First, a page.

« AnteriorContinuar »
an expensive collection of all our English poets; for she says one cannot have a true taste of any of them without being very conversant with them all.
She will sometimes read'a book of piety, if it is a short one, if it is much commended for style and language, and she can tell where to borrow it.
Flavia is very idle, and yet very fond of fine work ; this makes her often sit working in bed until noon, and be told many a long story before she is up: so that I need not tell you that her morning devotions are not always rightly performed,
Flavia would be a miracle of piety, if she was but half so careful of her soul as she is of her body. The rising of a pimple in her face, the sting of a gnat, will make her keep her room two or three days; and she thinks they are very rash people, that do not take care of things time. This makes her so over careful of her health, that she never thinks she is well enough; and so over indulgent, that she never can be really well. So that it costs her a great deal in sleeping draughts and waking draughts, in spirits for the head, in drops for the nerves, in cordials for the stomach, and in saffron for her tea.
If you visit Flavia on the Sunday, you will always meet good company, you will know what is doing in the world, you will hear the last lampoon, be told who wrote it, and who is meant by every name that is in it. You
will hear what plays were acted that week, which is the | finest song in the opera, who was intolerable at the last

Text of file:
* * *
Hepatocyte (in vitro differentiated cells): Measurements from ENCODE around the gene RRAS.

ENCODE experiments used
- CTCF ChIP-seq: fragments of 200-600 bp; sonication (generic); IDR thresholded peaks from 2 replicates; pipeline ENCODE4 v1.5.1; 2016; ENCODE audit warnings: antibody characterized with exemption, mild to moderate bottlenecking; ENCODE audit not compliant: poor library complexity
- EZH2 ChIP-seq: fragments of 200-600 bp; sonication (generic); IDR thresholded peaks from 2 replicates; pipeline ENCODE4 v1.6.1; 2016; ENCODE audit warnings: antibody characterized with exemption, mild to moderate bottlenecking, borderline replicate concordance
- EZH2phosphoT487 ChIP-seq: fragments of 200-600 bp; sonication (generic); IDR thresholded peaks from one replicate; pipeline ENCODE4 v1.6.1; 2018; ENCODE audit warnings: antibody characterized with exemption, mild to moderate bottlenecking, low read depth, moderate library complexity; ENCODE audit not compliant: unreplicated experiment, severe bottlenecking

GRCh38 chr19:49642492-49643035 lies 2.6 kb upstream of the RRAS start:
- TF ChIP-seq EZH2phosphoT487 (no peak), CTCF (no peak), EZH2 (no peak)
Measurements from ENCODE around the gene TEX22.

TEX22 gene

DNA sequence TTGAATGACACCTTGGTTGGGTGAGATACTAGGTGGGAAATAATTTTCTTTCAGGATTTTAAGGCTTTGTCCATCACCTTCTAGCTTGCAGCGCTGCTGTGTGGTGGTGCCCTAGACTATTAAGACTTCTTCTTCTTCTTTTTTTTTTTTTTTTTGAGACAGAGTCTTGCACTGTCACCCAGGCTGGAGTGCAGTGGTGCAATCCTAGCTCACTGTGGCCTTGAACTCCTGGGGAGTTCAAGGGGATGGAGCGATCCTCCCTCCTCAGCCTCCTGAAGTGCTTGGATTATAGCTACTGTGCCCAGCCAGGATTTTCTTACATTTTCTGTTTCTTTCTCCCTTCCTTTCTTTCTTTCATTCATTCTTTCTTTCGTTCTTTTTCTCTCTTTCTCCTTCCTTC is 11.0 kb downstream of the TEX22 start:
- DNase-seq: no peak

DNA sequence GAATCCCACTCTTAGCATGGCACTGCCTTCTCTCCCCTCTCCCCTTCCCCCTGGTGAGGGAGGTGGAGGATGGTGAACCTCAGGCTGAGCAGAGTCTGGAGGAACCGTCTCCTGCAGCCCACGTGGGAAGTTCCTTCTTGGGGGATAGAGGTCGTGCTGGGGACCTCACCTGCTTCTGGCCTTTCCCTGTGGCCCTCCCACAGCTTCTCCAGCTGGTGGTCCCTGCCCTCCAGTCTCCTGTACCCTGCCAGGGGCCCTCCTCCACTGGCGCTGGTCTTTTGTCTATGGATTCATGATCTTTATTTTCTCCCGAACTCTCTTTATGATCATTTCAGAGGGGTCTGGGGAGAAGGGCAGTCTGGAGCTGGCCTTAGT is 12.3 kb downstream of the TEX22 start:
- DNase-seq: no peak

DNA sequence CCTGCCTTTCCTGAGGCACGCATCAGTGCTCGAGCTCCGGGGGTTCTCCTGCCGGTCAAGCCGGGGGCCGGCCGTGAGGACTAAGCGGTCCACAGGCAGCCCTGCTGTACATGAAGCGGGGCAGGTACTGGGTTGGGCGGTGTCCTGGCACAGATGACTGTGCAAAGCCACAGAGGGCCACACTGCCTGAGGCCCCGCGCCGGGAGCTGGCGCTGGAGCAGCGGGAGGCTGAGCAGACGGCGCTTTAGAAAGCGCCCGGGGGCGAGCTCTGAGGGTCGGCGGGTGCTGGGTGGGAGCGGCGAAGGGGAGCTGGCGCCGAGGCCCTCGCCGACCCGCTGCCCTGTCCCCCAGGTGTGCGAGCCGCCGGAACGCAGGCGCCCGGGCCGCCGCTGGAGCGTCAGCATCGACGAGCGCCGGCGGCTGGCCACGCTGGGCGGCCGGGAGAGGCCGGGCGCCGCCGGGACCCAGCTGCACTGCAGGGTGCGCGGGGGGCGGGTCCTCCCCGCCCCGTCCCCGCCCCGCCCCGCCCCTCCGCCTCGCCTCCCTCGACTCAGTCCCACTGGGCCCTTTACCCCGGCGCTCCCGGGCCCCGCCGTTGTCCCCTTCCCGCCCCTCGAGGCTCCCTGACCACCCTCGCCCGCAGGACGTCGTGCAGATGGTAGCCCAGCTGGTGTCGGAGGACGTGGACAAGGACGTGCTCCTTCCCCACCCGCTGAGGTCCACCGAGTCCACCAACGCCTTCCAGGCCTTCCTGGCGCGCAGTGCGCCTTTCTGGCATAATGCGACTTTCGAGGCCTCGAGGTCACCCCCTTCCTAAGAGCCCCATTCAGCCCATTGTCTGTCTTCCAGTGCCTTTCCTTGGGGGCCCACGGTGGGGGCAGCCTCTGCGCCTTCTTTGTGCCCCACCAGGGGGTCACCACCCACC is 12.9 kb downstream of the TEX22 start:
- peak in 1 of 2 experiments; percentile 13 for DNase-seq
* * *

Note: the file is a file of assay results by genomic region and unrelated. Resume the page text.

assembly, and what games are most in fashion. Flavia I thinks they are atheists that play at cards on the Sunday,
but she will tell you the nicety of all the games, what cards she held, how she played them, and the history of all that happened at play, as soon as she comes from church. - If
would know who is rude and ill, natured, who is vain and foppish, who lives too high, and who is in
debt; if you would know what is the quarrel at a certain house, or who and who are in love; if you would know how late Belinda comes home at night, what clothes she has bought, how she loves compliments, and what a long story she told at such a place; if you would know how cross Lucius is to his wife, what ill natured things he says to her when nobody hears him; if you would know how they hate one another in their hearts, though they appear so kind in public; you must visit Flavia on the Sunday, But still she has so great a regard for the holiness of the Sunday, that she has turned a poor old widow out of her house, as a profane wretch, for having been found once mending her clothes on the Sunday night.